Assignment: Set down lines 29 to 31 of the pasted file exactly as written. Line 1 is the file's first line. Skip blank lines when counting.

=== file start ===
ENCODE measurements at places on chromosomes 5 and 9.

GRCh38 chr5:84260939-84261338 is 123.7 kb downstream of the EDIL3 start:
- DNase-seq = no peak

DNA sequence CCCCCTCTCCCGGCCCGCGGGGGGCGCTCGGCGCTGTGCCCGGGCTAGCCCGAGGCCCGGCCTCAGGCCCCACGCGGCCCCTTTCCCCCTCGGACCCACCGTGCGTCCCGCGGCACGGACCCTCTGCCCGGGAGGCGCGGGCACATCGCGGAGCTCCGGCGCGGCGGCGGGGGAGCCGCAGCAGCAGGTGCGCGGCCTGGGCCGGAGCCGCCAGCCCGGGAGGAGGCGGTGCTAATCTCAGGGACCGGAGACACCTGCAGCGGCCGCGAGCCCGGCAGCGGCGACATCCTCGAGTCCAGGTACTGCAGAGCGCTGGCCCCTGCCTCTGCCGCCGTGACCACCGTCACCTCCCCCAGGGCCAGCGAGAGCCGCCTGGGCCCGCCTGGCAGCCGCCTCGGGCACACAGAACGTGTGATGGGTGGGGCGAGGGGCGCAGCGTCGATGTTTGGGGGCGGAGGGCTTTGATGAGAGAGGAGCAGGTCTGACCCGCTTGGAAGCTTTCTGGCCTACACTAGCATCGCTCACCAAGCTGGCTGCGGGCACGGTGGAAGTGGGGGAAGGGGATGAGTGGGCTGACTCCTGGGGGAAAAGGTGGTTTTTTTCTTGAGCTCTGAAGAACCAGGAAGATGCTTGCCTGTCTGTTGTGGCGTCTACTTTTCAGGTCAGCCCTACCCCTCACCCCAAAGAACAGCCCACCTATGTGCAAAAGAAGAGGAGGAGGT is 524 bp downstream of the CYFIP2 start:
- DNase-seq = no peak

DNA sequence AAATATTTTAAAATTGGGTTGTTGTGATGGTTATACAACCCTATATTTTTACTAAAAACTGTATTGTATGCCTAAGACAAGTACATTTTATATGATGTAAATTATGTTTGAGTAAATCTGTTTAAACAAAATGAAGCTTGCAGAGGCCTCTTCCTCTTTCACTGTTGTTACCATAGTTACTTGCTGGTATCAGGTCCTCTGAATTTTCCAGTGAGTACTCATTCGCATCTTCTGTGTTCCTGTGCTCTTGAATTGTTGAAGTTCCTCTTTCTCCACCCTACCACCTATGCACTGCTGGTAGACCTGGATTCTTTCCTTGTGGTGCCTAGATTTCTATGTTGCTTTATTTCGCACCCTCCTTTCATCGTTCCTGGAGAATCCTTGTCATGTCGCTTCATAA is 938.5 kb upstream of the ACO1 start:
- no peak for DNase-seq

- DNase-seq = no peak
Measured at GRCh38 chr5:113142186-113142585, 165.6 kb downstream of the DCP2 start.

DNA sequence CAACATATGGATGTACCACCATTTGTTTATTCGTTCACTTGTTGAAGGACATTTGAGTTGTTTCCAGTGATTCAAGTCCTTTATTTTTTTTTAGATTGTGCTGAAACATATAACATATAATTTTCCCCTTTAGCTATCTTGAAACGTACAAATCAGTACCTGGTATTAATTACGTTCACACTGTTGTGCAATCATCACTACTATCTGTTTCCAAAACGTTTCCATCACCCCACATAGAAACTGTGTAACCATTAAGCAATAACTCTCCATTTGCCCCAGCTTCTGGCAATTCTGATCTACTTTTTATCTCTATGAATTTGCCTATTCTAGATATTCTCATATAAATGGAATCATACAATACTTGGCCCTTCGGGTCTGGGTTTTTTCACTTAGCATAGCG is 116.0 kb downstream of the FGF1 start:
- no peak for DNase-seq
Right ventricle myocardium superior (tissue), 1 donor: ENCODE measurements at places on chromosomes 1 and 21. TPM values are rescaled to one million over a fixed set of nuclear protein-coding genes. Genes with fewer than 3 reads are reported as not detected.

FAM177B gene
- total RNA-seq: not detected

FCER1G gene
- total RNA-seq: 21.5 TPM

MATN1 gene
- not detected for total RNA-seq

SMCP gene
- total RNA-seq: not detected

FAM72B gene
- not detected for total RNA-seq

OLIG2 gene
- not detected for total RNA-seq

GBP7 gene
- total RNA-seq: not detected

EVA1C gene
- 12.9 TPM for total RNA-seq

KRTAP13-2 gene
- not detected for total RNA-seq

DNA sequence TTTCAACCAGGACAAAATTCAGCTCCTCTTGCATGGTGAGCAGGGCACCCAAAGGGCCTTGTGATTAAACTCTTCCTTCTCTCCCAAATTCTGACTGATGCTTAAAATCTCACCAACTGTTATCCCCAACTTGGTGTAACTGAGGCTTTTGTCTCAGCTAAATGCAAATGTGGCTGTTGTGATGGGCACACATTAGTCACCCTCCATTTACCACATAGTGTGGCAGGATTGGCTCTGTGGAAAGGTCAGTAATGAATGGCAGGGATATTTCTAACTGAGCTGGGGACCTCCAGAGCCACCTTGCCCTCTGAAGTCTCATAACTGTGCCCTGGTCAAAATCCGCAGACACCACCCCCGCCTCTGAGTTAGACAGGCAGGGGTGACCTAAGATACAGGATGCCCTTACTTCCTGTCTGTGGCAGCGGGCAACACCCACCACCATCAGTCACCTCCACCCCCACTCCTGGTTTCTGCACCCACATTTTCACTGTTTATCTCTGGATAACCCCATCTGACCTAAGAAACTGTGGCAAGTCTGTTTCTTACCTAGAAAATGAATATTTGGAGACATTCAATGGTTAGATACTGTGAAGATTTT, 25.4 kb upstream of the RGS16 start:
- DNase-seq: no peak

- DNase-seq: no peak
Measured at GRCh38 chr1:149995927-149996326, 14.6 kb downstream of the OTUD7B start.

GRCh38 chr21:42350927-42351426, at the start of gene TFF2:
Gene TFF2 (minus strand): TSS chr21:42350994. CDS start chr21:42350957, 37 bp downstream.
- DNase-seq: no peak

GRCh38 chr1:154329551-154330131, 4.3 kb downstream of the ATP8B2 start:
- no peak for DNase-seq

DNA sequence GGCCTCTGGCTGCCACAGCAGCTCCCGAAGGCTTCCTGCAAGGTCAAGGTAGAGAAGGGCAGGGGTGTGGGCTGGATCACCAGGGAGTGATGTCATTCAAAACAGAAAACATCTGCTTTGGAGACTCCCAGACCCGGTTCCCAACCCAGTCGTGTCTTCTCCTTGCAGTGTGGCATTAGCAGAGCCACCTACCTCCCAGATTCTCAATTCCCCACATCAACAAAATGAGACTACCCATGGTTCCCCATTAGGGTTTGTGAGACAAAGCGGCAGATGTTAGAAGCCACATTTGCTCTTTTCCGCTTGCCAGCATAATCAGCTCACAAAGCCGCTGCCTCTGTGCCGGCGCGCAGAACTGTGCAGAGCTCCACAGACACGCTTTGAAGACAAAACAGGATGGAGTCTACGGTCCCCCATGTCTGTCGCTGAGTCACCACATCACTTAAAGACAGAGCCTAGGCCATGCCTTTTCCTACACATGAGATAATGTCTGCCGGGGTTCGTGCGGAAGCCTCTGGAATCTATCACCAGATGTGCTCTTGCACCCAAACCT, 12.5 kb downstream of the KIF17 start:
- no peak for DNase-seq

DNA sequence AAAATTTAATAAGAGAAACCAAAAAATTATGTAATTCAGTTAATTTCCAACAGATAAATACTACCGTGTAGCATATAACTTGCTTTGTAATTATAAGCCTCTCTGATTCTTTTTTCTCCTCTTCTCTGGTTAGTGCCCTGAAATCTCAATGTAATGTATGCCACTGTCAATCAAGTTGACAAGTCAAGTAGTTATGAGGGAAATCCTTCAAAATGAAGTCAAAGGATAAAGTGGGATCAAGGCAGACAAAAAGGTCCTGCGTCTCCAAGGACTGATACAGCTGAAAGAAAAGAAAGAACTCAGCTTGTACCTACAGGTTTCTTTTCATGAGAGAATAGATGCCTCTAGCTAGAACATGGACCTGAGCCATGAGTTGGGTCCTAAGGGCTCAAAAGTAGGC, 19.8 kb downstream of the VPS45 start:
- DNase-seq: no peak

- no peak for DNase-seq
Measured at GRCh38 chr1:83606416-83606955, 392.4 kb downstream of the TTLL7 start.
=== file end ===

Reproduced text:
KRTAP13-2 gene
- not detected for total RNA-seq

DNA sequence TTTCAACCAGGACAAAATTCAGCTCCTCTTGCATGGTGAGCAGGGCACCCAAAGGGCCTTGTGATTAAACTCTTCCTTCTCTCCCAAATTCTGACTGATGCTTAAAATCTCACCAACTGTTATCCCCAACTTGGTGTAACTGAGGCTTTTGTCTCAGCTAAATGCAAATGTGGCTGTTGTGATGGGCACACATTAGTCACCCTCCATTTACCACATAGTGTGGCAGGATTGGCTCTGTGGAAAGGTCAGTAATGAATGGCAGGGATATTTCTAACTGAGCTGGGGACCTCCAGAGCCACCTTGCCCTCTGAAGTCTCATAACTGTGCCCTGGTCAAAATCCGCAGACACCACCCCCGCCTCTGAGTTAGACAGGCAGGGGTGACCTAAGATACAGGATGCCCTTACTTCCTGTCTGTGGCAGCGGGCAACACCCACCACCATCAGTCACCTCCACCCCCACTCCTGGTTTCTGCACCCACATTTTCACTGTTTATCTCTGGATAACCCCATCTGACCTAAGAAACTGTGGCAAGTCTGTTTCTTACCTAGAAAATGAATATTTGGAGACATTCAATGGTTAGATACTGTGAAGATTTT, 25.4 kb upstream of the RGS16 start: